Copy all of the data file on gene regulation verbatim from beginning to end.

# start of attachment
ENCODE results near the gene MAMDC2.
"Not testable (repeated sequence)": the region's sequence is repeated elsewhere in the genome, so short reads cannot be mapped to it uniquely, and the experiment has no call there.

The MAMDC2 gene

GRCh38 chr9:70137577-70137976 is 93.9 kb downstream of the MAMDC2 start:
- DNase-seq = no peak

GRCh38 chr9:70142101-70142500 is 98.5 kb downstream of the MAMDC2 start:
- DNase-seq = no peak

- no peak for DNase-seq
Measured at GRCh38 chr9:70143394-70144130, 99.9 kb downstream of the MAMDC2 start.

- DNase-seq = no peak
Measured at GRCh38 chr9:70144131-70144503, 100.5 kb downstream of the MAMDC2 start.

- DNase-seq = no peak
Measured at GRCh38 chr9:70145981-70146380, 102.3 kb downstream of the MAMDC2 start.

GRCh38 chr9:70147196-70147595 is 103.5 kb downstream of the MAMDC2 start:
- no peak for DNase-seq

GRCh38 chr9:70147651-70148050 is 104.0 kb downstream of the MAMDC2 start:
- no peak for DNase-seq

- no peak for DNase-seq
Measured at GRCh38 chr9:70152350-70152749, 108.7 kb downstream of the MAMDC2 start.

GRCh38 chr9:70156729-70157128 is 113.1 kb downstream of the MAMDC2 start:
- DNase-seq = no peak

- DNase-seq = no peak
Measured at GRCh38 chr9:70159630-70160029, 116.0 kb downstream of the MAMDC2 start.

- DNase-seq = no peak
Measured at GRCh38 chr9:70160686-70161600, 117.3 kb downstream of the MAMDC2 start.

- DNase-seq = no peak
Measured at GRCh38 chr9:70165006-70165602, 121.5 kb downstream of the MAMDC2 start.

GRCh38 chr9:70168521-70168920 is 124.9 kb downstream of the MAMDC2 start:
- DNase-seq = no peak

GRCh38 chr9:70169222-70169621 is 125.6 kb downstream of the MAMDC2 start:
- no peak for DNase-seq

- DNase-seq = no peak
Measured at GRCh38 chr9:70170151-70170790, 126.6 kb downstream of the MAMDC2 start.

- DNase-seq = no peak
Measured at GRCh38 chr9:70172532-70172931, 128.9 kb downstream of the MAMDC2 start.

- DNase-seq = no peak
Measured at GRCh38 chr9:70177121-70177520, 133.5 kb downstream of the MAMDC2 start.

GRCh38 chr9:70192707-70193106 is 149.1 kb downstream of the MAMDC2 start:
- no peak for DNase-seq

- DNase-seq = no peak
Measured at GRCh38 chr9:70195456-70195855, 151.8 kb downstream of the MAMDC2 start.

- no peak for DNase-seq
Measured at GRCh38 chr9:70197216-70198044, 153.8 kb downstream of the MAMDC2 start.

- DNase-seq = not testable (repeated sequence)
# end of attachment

ENCODE results near the gene MAMDC2.
"Not testable (repeated sequence)": the region's sequence is repeated elsewhere in the genome, so short reads cannot be mapped to it uniquely, and the experiment has no call there.

The MAMDC2 gene

GRCh38 chr9:70137577-70137976 is 93.9 kb downstream of the MAMDC2 start:
- DNase-seq = no peak

GRCh38 chr9:70142101-70142500 is 98.5 kb downstream of the MAMDC2 start:
- DNase-seq = no peak

- no peak for DNase-seq
Measured at GRCh38 chr9:70143394-70144130, 99.9 kb downstream of the MAMDC2 start.

- DNase-seq = no peak
Measured at GRCh38 chr9:70144131-70144503, 100.5 kb downstream of the MAMDC2 start.

- DNase-seq = no peak
Measured at GRCh38 chr9:70145981-70146380, 102.3 kb downstream of the MAMDC2 start.

GRCh38 chr9:70147196-70147595 is 103.5 kb downstream of the MAMDC2 start:
- no peak for DNase-seq

GRCh38 chr9:70147651-70148050 is 104.0 kb downstream of the MAMDC2 start:
- no peak for DNase-seq

- no peak for DNase-seq
Measured at GRCh38 chr9:70152350-70152749, 108.7 kb downstream of the MAMDC2 start.

GRCh38 chr9:70156729-70157128 is 113.1 kb downstream of the MAMDC2 start:
- DNase-seq = no peak

- DNase-seq = no peak
Measured at GRCh38 chr9:70159630-70160029, 116.0 kb downstream of the MAMDC2 start.

- DNase-seq = no peak
Measured at GRCh38 chr9:70160686-70161600, 117.3 kb downstream of the MAMDC2 start.

- DNase-seq = no peak
Measured at GRCh38 chr9:70165006-70165602, 121.5 kb downstream of the MAMDC2 start.

GRCh38 chr9:70168521-70168920 is 124.9 kb downstream of the MAMDC2 start:
- DNase-seq = no peak

GRCh38 chr9:70169222-70169621 is 125.6 kb downstream of the MAMDC2 start:
- no peak for DNase-seq

- DNase-seq = no peak
Measured at GRCh38 chr9:70170151-70170790, 126.6 kb downstream of the MAMDC2 start.

- DNase-seq = no peak
Measured at GRCh38 chr9:70172532-70172931, 128.9 kb downstream of the MAMDC2 start.

- DNase-seq = no peak
Measured at GRCh38 chr9:70177121-70177520, 133.5 kb downstream of the MAMDC2 start.

GRCh38 chr9:70192707-70193106 is 149.1 kb downstream of the MAMDC2 start:
- no peak for DNase-seq

- DNase-seq = no peak
Measured at GRCh38 chr9:70195456-70195855, 151.8 kb downstream of the MAMDC2 start.

- no peak for DNase-seq
Measured at GRCh38 chr9:70197216-70198044, 153.8 kb downstream of the MAMDC2 start.

- DNase-seq = not testable (repeated sequence)